Outback landscapes, also known as the rangelands, or simply remote Australia, cover around 70% of Australia. This includes the savannas of Northern Australia and the semi-arid and arid zones. Recent global analyses show that the Outback is one of the few vast natural landscapes remaining on Earth. For some, the Outback is not seen as a singular whole, as its ecosystems are diverse, ranging from deserts to rainforests. Viewing it as an integrated whole, however, is vital for its future.
Most importantly, the issues facing communities and individual landholders are the same right across remote Australia. There are similar land tenures, resource industries, social issues and environmental threats, in districts as diverse as the Great Western Woodlands near Kalgoorlie, the Gibson Desert, and Cape York Peninsula.
Changed fire regimes and issues of ferals and weeds pose major threats to nature conservation and for the long term viability of enterprises such as pastoralism and tourism. Industrialisation, often for short term projects with fly-in, fly-out work forces, pose some threats to nature in parts of the Outback. From a conservation viewpoint, it is fundamental to maintain and reinstate active land management across Outback landscapes, many of which now have fewer people on them and managing the country, than at any time in the last 50,000 years.
While the threats occur over vast areas there are existing successful programs and approaches for Outback lands which can be improved and expanded to deliver social and economic development while supporting its ecological health. Examples are the highly successful Indigenous land management programs, and the diversification into new enterprises on pastoral leasehold lands that are no longer commercially viable for grazing.
However, isolation from the main populations of Australia means that the issues that remote Australians face in caring for their country are rarely on the minds of the general public or political leaders. If we are to maintain the long term success of such approaches we need a much heartier and longer-term engagement by the Australian public and decision-makers than currently exists.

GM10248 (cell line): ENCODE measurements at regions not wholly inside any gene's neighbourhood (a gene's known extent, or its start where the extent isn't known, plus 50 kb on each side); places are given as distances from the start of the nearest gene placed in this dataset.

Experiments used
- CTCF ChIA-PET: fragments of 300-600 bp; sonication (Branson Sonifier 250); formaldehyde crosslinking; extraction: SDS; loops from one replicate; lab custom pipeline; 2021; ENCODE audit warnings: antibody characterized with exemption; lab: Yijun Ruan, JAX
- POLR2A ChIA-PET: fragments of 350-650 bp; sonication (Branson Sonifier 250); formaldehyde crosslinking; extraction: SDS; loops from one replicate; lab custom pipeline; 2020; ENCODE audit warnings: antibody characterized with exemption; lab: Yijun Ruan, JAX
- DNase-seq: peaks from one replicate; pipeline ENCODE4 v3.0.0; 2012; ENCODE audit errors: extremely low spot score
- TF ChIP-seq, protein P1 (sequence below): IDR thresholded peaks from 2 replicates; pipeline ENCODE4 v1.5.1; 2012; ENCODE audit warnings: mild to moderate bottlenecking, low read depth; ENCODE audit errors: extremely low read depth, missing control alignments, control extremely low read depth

More than 96% of Australians live outside the Outback and most are largely ignorant of the issues of remote Australia. Simply putting forward solutions to little-known problems of remote Australia will fail to deliver major outcomes. Solutions won’t be supported if the problems of the Outback aren’t understood, and the country valued and loved.
To establish long-term support for improvements and solutions, a better engagement of the Australian public is needed with the heart of our nation, the Outback. There is now a growing alliance of natural resource management, conservation, Indigenous organisations and others to accelerate that journey.
‘The Modern Outback’ is a campaign being run by Pew Charitable Trusts that aims to (re-)engage the Australian public with the ‘Outback’ such that its issues (and their solutions) can be discussed and supported. Pew are incorporating the support of Indigenous owners, natural resource management and conservation agencies, government, media, universities and the general public.
Pew’s ‘Modern Outback’ campaign closely aligns with several CBA’s activities, such as CBA Director Craig Moritz’s research on reptile diversity and evolution in northern Australia on IPA lands, and the CBA co-funded Atlas of Australia Two-way Indigenous Engagement Case Study.
The CBA have also had discussions with Pew’s partnerships manager Patrick O’Leary about providing “good news” case studies for ‘Country Needs People’, their campaign to support land and sea country management by Aboriginal and Torres Strait Islander peoples.